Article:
SEIU Members'”Family Photo Albums” Depict Up-Close and Personal Impacts of Cuts to Home Care

seiu-org-logoHome care workers in California are standing up against a budget proposal from Governor Jerry Brown that would prohibit overtime. Under the governor’s proposal, caregivers could see their paychecks slashed by 43 percent, while clients’ hours of care could be reduced by 7 percent, compromising their care. This despite President Obama’s recent move to extended FLSA coverage to home care workers, affording them minimum wage protections and overtime pay.

Loretta Jackson, a UHW member from Sacramento County, provides care for three people, including her father, who suffers from dementia, and her sister. Without overtime, Loretta’s finances and her clients’ lives will be thrown into chaos.

“Leaving any of my clients with a stranger terrifies me,” said Loretta. “The governor is taking something that should make our lives and our clients’ lives better and turning everything upside down–putting them at risk and forcing me further into poverty.”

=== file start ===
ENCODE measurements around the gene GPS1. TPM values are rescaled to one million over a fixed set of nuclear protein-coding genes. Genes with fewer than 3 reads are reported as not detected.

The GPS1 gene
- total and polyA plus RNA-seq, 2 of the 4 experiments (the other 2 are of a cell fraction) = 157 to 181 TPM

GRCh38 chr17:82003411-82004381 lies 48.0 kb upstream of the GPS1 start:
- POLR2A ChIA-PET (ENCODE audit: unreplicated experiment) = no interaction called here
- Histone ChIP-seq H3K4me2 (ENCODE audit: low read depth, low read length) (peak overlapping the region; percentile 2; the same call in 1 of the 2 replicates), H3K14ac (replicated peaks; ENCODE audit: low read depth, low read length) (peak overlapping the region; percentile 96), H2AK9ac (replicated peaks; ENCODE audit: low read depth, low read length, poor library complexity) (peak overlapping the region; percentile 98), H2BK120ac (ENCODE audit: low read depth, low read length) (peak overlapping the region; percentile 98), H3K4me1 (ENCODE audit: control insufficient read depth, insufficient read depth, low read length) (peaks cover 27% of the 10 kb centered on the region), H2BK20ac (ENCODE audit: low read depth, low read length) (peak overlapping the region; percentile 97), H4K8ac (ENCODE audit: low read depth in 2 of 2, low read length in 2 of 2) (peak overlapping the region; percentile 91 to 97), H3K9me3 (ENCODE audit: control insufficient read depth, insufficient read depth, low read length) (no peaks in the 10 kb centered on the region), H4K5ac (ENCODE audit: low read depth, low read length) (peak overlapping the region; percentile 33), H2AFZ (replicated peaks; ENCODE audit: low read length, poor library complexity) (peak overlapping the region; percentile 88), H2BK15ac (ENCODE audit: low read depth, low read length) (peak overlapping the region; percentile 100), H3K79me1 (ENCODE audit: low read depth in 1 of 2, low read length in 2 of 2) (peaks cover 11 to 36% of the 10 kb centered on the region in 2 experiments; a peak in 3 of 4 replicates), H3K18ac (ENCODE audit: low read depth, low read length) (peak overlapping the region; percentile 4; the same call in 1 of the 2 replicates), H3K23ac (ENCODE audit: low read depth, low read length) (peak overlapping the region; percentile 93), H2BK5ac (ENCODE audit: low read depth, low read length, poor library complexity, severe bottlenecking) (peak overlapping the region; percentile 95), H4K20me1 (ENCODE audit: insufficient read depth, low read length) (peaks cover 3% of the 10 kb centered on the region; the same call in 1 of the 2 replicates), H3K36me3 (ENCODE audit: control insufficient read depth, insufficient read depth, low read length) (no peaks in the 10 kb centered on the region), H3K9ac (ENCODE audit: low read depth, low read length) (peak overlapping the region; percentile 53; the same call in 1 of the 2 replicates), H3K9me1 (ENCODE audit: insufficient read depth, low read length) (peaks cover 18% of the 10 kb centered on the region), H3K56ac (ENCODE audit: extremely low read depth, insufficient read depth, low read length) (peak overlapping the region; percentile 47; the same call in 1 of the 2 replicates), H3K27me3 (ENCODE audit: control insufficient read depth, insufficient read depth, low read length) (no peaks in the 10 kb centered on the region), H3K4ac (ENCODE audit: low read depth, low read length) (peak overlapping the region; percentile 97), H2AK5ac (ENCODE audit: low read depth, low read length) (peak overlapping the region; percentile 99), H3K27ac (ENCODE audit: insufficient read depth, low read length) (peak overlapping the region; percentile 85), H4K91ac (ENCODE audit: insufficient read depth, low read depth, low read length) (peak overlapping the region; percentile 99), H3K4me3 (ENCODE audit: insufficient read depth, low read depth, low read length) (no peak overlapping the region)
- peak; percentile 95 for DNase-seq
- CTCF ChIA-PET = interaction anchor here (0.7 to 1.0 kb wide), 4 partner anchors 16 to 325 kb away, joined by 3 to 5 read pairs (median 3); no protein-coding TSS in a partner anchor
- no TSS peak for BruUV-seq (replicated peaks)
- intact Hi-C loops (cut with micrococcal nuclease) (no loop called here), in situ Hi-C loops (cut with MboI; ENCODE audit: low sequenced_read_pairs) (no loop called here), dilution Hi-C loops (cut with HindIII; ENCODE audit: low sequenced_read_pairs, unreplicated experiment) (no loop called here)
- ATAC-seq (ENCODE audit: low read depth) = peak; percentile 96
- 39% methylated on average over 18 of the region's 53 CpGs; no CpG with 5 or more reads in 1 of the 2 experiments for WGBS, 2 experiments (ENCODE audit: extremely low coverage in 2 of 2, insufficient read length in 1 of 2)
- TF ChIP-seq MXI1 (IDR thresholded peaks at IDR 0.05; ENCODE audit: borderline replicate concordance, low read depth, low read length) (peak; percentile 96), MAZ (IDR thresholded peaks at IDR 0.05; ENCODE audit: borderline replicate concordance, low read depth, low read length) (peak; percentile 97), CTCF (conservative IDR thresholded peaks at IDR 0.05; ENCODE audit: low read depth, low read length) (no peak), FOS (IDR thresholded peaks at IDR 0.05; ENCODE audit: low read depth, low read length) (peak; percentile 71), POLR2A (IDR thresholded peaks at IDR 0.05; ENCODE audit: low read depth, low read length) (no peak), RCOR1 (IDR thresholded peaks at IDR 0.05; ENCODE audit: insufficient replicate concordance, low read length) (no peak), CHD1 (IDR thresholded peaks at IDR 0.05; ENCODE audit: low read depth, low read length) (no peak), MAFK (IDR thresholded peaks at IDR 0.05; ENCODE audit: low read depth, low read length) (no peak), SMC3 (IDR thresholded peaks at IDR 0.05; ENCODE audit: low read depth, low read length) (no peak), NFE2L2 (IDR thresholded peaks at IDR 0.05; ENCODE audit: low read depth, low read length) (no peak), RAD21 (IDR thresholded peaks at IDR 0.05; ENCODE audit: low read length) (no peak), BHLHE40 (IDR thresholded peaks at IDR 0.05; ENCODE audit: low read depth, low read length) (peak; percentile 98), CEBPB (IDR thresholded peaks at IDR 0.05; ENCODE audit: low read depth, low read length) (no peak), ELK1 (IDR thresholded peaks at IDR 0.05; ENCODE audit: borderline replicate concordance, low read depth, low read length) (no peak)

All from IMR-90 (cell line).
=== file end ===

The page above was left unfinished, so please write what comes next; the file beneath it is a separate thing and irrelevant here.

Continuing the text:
Yesterday, SEIU members from UHWULTCWCUHW, and UDW came together with the seniors, children and adults with disabilities they care for to deliver “Family Photo Albums” to legislators at the state capitol. These albums tell their stories and show the important relationship between home care workers and the people they care for.

“The governor’s proposal is to avoid paying overtime by simply prohibiting any worker from working more than 40 hours a week. What the proposal does is to break the fragile bond between home care worker and consumer and doom home care providers, mostly women and people of color, to an endless cycle of poverty,” said Rebecca Malberg, a home care director for SEIU-UHW, in her testimony to the California Assembly budget committee.

This article was originally printed on SEIU on March 6, 2014.  Reprinted with permission.

Author: Molly O’Gorman

Tracking image for JustAnswer widget
Tracking image for JustAnswer widget
Défiler vers le haut

Madeline Messa

Madeline Messa est étudiante en troisième année de licence à la faculté de droit de l'université de Syracuse. Elle est diplômée en journalisme de Penn State. Grâce à ses recherches juridiques et à ses écrits pour Workplace Fairness, elle s'efforce de fournir aux gens les informations dont ils ont besoin pour être leur meilleur défenseur.